DEATH BY ELECTROCUTION
The regulatory agency could do more to curtail the lapses in the power sector
While it is gratifying that the electrical fault that led to the death of no fewer than 14 persons at a particular section on Ikorodu Road in Lagos has reportedly been fixed, that such a tragedy would happen in the first place raises serious questions about how the authorities in the power sector take the issue of safety. Even if we discount that criminal neglect spanning months, there is hardly a day without a case of electrocution across the country, mostly due to negligence on the part of the operators in the sector.
The incidence of death by electrocution has become so rampant in the country that the power authorities ought to come up with a sustainable solution to remedy the problem. That would necessitate putting in place a structure for rapid response. For instance, when, following a heavy downpour, some electric poles and cables fell last year, blocking the major road that led to Olokuta community in Ogun States, it took more than a week before the power authorities responded, despite repeated announcements by a local radio station.
Indeed, in several places, there are many old and broken down wooden and concrete electricity poles, some with naked wires dangling overhead. It only takes a serious rainfall or heavy wind to blow off some of the poles. In such a situation, inhabitants of the affected areas or even passersby live in constant fear of instant death. In one particular incident a few years ago, a high tension wire snapped off a pole, electrocuting a staff of the PHCN, and a security guard who had lived and worked in the area for about 30 years. In yet another shocking incident, last Monday, a middle-aged woman and her son were electrocuted in Osogbo, in Osun State by a cable felled by rain. Mother and son reportedly stepped on a live electric cable as they attempted to escape from the electric shocks that reportedly affected their homes when the cable fell.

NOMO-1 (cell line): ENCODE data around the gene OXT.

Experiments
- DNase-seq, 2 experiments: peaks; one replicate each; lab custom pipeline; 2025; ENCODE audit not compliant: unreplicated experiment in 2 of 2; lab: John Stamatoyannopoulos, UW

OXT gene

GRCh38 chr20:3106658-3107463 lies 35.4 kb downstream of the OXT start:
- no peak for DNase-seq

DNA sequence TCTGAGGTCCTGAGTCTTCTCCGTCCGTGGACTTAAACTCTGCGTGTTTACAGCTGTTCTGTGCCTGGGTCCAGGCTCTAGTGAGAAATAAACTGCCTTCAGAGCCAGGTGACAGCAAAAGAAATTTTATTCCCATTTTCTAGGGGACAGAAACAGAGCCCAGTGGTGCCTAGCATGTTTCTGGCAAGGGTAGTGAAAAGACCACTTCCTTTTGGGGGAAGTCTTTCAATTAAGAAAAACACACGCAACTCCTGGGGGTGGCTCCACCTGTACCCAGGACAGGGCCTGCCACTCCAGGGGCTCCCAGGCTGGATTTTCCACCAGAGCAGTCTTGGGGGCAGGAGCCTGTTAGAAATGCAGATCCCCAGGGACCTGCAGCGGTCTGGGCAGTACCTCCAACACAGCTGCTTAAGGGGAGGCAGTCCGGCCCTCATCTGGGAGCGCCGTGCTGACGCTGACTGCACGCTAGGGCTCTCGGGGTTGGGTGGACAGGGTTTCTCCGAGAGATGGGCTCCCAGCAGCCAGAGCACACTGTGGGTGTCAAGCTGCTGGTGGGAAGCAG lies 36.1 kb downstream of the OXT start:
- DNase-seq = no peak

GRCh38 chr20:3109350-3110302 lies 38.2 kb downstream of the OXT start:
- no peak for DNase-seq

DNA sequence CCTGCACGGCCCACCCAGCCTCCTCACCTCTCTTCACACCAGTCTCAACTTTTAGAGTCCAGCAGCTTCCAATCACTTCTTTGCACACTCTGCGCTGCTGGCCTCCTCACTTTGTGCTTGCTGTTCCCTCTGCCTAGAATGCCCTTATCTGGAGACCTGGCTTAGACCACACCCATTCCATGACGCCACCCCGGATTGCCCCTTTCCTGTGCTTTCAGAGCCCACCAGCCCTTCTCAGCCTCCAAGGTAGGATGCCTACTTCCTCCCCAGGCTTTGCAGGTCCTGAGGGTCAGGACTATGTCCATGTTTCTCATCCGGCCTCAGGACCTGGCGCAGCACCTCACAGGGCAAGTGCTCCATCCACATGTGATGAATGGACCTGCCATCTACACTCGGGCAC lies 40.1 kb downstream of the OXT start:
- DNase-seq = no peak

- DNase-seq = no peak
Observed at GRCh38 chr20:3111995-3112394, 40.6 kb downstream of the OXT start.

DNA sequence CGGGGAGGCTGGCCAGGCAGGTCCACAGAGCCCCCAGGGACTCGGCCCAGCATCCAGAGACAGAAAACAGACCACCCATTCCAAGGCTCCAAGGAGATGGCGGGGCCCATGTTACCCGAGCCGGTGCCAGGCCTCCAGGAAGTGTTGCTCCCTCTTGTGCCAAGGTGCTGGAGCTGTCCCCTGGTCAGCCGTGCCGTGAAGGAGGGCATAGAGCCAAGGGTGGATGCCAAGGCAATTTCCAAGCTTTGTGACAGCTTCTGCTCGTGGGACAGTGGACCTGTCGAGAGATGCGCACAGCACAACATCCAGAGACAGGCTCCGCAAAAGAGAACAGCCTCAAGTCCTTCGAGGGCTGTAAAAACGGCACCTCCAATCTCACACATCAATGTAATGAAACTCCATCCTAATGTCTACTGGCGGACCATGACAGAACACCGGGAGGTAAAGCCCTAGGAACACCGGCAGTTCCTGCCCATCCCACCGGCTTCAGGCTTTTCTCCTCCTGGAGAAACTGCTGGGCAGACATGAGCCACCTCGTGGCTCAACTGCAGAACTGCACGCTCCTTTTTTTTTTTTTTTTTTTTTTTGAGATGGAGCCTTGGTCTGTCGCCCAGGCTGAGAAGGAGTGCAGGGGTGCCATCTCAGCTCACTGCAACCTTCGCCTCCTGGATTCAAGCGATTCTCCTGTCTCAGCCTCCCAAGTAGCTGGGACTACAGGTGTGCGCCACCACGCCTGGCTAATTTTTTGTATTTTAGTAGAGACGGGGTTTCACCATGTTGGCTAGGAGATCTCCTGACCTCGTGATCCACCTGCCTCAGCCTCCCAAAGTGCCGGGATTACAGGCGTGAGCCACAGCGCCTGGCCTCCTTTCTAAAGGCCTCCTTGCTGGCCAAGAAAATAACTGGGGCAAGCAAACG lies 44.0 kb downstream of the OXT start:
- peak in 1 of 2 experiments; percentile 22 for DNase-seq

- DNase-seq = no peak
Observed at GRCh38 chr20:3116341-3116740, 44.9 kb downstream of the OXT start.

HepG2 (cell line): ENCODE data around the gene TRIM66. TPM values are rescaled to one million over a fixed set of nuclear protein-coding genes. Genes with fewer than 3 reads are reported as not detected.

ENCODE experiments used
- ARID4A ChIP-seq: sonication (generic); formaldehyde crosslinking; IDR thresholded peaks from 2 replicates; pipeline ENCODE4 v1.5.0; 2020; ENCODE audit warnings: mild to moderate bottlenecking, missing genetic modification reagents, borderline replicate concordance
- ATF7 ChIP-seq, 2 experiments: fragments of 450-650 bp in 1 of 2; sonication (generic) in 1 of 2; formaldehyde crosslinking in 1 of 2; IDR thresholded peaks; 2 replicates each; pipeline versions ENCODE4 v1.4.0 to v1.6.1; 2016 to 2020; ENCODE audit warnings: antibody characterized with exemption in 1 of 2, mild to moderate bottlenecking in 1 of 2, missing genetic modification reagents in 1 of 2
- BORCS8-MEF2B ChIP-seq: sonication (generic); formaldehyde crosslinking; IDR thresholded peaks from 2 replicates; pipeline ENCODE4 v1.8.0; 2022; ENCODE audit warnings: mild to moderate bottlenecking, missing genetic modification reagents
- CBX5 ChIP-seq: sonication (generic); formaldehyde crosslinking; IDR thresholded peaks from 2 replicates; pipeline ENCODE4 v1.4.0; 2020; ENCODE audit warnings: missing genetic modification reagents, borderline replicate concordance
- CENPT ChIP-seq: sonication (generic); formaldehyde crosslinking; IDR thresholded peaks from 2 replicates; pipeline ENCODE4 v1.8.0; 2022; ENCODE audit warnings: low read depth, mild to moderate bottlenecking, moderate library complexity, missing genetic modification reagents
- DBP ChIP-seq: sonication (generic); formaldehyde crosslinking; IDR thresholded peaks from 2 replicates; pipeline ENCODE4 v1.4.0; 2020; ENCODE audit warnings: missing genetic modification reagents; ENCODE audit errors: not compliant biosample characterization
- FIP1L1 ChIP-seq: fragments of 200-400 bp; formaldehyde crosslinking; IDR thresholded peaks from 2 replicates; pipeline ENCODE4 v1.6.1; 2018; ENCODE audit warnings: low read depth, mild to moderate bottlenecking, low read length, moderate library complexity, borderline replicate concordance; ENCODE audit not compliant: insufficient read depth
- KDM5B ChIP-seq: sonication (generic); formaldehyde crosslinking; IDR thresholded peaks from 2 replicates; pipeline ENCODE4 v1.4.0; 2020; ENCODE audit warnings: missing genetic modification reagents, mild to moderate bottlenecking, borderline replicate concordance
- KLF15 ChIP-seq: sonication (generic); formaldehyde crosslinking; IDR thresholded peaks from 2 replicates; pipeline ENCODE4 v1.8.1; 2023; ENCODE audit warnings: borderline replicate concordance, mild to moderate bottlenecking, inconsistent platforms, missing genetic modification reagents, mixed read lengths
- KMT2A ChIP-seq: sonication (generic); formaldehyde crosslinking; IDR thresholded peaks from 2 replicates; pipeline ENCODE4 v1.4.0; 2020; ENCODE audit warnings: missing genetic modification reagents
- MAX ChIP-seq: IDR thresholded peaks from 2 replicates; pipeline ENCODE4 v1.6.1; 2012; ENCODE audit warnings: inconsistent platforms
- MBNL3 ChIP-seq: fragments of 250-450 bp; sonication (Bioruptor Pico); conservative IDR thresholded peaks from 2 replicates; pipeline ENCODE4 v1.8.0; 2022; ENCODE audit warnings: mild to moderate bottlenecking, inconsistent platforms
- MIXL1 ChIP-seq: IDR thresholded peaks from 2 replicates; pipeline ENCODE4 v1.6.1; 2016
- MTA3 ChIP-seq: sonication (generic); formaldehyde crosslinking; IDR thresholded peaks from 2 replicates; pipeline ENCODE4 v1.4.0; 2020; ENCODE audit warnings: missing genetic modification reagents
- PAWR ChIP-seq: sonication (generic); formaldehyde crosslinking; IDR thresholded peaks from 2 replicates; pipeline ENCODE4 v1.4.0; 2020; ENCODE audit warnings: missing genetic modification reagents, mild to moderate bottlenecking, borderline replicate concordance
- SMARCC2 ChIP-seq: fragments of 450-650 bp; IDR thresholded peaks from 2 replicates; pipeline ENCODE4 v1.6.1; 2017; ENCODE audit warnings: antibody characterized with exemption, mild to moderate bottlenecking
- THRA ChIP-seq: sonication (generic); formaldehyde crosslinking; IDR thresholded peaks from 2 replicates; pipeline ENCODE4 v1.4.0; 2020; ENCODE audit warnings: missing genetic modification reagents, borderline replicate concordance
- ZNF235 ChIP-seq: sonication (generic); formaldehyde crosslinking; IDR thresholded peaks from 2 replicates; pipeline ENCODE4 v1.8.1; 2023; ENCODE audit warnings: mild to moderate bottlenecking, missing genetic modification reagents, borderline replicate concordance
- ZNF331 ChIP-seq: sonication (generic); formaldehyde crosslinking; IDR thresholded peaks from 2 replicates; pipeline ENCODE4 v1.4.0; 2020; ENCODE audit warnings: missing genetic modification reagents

Perhaps the most pathetic incident happened in Ilesa town, also in Osun State, where a two-year-old boy died from electrocution. Prior to the incident, a woman who lived in the area had reported to PHCN officials that a live wire had fallen on the ground inside her compound. Rather than take action, the officials reportedly advised the woman to “look for someone to fold the live wire pending a time the company would come to fix the fault.” The fault was not fixed before the two-year-old boy stepped on the live wire and was electrocuted.
It is thus clear that most of these deaths resulted from a lackadaisical attitude of the electricity company workers, who most often ignore early warnings and appeals from residents about faulty wires in their neighbourhoods. From available records, the time lag between when a fault is reported and when it is fixed could be up to one month in some cases. There are also times when there would be no response from the authorities, thus leaving residents with no other choice but to resort to self-help with all the attendant risks. That is why we reiterate our call on the authorities in the sector to develop a habit of quick response to complaints about fallen electricity poles and exposed live wires.
For now, it is obvious that we place little or no premium on human lives. Death is cheap. But that should not be allowed to continue. We therefore implore the regulatory agency of the power sector in our country to come up with a stringent policy to deal with this negligence that has sent thousands of Nigerians to untimely death.